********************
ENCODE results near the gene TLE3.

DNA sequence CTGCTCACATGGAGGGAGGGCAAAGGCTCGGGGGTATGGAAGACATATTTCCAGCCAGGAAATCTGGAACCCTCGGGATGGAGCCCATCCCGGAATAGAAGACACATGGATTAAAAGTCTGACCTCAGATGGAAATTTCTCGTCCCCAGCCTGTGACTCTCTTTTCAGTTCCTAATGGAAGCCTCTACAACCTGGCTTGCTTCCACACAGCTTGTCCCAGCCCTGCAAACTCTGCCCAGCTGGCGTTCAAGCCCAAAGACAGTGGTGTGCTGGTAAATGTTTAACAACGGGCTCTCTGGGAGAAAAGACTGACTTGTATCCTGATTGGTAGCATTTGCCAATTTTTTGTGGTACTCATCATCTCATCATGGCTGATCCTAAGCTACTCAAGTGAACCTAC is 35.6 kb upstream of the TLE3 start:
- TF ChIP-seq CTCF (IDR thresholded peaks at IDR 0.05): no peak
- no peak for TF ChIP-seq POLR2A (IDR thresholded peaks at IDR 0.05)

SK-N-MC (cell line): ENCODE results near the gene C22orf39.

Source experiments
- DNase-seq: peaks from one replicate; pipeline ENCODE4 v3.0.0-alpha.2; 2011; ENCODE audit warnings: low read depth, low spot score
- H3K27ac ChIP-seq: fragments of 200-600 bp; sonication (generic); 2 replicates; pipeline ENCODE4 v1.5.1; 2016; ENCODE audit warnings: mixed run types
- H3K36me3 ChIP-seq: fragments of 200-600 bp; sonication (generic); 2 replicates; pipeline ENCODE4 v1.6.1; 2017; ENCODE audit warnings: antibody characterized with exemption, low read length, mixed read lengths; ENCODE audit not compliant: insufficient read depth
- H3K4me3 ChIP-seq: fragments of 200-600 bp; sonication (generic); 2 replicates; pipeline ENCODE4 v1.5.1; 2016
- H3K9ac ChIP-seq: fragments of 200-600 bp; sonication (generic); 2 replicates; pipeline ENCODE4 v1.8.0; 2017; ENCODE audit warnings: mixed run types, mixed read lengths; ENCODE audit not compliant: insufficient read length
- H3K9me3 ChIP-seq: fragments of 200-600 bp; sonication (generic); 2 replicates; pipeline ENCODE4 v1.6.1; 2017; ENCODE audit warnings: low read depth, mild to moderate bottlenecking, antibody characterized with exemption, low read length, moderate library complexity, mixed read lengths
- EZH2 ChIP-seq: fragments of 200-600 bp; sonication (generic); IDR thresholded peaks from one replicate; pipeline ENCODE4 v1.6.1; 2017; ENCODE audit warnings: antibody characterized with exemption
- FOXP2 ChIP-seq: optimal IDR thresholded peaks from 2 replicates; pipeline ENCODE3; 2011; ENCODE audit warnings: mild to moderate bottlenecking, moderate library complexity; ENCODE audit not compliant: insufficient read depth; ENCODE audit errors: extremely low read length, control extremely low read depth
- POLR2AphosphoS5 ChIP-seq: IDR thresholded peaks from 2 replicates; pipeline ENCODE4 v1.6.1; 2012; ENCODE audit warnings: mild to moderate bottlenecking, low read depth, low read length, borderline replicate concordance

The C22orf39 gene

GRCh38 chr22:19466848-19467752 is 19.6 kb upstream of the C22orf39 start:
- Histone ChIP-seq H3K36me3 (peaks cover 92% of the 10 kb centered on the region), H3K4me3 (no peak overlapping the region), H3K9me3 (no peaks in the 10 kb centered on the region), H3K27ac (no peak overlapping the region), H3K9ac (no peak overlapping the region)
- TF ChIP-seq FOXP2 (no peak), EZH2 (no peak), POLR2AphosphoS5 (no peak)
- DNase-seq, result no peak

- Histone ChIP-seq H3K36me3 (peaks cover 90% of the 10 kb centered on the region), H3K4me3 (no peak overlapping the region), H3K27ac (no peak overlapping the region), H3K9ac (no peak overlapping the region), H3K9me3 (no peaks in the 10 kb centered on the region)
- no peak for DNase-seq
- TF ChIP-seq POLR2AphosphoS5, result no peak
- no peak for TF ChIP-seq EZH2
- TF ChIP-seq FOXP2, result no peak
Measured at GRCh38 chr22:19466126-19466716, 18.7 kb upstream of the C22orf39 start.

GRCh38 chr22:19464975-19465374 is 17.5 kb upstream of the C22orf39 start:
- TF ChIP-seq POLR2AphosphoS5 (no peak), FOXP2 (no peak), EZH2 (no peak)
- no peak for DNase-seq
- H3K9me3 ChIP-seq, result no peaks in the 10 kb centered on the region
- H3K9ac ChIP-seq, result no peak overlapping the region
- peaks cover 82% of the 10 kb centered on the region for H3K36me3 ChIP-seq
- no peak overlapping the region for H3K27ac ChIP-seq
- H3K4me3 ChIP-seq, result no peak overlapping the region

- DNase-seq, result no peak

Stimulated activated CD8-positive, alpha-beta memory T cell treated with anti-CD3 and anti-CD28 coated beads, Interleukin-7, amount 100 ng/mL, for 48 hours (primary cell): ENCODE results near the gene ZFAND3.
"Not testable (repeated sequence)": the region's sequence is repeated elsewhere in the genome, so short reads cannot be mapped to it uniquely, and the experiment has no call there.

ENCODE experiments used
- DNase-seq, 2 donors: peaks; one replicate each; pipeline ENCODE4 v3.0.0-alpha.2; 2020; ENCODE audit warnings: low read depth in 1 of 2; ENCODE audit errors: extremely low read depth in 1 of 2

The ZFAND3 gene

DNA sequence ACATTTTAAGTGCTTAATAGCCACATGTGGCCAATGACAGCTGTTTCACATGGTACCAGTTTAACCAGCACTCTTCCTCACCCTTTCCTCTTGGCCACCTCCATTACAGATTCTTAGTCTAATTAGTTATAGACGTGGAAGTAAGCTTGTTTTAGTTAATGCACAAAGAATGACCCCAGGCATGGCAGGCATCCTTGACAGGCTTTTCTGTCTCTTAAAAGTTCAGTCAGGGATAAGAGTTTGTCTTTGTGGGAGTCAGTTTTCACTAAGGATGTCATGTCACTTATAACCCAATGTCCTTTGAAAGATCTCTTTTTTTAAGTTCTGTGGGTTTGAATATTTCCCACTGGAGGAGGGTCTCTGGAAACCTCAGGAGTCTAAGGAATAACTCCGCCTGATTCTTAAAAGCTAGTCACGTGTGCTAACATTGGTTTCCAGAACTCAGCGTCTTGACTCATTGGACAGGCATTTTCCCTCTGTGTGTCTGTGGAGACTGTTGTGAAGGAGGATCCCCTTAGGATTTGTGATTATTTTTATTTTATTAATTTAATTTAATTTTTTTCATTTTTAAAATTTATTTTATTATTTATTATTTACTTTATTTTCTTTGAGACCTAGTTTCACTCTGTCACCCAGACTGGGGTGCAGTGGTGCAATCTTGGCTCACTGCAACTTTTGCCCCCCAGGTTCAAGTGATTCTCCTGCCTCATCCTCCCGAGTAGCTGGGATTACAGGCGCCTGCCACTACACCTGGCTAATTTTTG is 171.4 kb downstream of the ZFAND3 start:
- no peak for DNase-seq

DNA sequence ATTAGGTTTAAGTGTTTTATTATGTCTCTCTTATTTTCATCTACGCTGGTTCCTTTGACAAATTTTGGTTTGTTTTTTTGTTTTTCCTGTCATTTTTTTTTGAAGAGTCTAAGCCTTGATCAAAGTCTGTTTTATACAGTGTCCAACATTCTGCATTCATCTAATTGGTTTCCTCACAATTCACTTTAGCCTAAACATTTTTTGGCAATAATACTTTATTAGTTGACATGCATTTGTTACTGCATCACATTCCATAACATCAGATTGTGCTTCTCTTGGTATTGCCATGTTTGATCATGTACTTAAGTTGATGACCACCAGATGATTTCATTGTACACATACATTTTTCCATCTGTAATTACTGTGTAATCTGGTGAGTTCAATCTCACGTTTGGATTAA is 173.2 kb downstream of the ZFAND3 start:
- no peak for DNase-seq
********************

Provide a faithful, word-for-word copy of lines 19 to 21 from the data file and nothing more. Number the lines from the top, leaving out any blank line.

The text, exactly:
- TF ChIP-seq FOXP2 (no peak), EZH2 (no peak), POLR2AphosphoS5 (no peak)
- DNase-seq, result no peak

- Histone ChIP-seq H3K36me3 (peaks cover 90% of the 10 kb centered on the region), H3K4me3 (no peak overlapping the region), H3K27ac (no peak overlapping the region), H3K9ac (no peak overlapping the region), H3K9me3 (no peaks in the 10 kb centered on the region)